Quran and Violence

Question: Does the Quran really contain dozens of verses promoting violence?

Summary Answer:

The Quran contains at least 109 verses that call Muslims to war with nonbelievers for the sake of Islamic rule.  Some are quite graphic, with commands to chop off heads and fingers and kill infidels wherever they may be hiding.  Muslims who do not join the fight are called ‘hypocrites’ and warned that Allah will send them to Hell if they do not join the slaughter.

Unlike nearly all of the Old Testament verses of violence, the verses of violence in the Quran are mostly open-ended, meaning that they are not restrained by the historical context of the surrounding text.  They are part of the eternal, unchanging word of Allah, and just as relevant or subjective as anything else in the Quran.

Most of today’s Muslims exercise a personal choice to interpret their holy book’s many calls to violence according to what their own moral preconceptions find justifiable.  Apologists cater to their preferences with tenuous arguments that gloss over historical fact and generally do not stand up to scrutiny.  Still, it is important to note that the problem is not bad people, but bad ideology.

Unfortunately, there are very few verses of tolerance and peace to abrogate or even balance out the many that call for nonbelievers to be fought and subdued until they either accept humiliation, convert to Islam, or are killed.  Muhammad’s own martial legacy – and that of his companions – along with the remarkable stress on violence found in the Quran have produced a trail of blood and tears across world history.

The Quran:

Quran (2:191-193) – “And slay them wherever ye find them, and drive them out of the places whence they drove you out, for persecution [of Muslims] is worse than slaughter [of non-believers]… but if they desist, then lo! Allah is forgiving and merciful.   And fight them until persecution is no more, and religion is for Allah.”  The historical context of this passage is not defensive warfare, since Muhammad and his Muslims had just relocated to Medina and were not under attack by their Meccan adversaries.  In fact, the verses urge offensive warfare, in that Muslims are to drive Meccans out of their own city (which they later did).  The use of the word “persecution” by some Muslim translators is thus disingenuous (the actual Muslim words for persecution – “idtihad” – and oppression – a variation of “z-l-m” – do not appear in the verse).  The actual Arabic comes from “fitna” which can mean disbelief, or the disorder that results from unbelief or temptation.  Taken as a whole, the context makes clear that violence is being authorized until “religion is for Allah” – ie. unbelievers desist in their unbelief.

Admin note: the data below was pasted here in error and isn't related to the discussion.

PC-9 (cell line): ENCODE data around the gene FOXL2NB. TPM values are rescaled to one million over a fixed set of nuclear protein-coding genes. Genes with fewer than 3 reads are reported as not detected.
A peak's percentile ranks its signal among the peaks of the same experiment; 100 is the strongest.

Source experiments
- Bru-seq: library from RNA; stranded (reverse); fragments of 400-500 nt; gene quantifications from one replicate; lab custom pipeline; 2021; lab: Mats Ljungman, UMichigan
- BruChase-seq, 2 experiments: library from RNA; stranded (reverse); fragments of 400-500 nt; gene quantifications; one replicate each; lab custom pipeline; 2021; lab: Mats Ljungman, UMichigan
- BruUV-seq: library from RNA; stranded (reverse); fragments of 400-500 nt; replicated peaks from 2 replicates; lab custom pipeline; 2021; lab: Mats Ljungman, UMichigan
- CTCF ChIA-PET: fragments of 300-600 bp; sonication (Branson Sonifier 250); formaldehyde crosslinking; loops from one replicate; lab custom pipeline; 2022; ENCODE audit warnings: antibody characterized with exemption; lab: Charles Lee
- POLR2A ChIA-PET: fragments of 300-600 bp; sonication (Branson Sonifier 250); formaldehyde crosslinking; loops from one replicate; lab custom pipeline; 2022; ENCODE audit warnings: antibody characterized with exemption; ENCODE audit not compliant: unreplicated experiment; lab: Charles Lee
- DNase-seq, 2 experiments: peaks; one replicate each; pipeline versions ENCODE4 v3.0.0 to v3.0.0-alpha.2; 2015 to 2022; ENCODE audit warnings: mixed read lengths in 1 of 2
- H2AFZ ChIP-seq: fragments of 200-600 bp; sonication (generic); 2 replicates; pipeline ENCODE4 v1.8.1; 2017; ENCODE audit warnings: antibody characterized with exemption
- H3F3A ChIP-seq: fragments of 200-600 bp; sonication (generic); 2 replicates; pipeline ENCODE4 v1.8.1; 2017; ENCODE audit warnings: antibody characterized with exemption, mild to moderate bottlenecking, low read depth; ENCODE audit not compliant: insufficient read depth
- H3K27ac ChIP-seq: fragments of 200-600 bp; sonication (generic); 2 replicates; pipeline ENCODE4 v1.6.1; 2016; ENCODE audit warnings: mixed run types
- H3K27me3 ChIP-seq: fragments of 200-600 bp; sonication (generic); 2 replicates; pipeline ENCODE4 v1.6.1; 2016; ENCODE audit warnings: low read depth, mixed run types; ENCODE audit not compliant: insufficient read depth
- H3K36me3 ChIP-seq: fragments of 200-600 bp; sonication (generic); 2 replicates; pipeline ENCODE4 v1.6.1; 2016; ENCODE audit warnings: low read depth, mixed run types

Quran (2:244) – “Then fight in the cause of Allah, and know that Allah Heareth and knoweth all things.”

Quran (2:216) – Fighting is prescribed for you, and ye dislike it. But it is possible that ye dislike a thing which is good for you, and that ye love a thing which is bad for you. But Allah knoweth, and ye know not.”  Not only does this verse establish that violence can be virtuous, but it also contradicts the myth that fighting is intended only in self-defense, since the audience was obviously not under attack at the time.  From the Hadith, we know that this verse was narrated at a time that Muhammad was actually trying to motivate his people into raiding merchant caravans for loot.

Quran (3:56) – “As to those who reject faith, I will punish them with terrible agony in this world and in the Hereafter, nor will they have anyone to help.”

Quran (3:151) – “Soon shall We cast terror into the hearts of the Unbelievers, for that they joined companions with Allah, for which He had sent no authority”.  This speaks directly of polytheists, yet it also includes Christians, since they believe in the Trinity (ie. what Muhammad incorrectly believed to be ‘joining companions to Allah’).

Quran (4:74) – “Let those fight in the way of Allah who sell the life of this world for the other. Whoso fighteth in the way of Allah, be he slain or be he victorious, on him We shall bestow a vast reward.”  The martyrs of Islam are unlike the early Christians, led meekly to the slaughter.  These Muslims are killed in battle, as they attempt to inflict death and destruction for the cause of Allah.  Here is the theological basis for today’s suicide bombers.

Quran (4:76) – “Those who believe fight in the cause of Allah…”

Quran (4:89) – “They but wish that ye should reject Faith, as they do, and thus be on the same footing (as they): But take not friends from their ranks until they flee in the way of Allah (From what is forbidden). But if they turn renegades, seize them and slay them wherever ye find them; and (in any case) take no friends or helpers from their ranks.”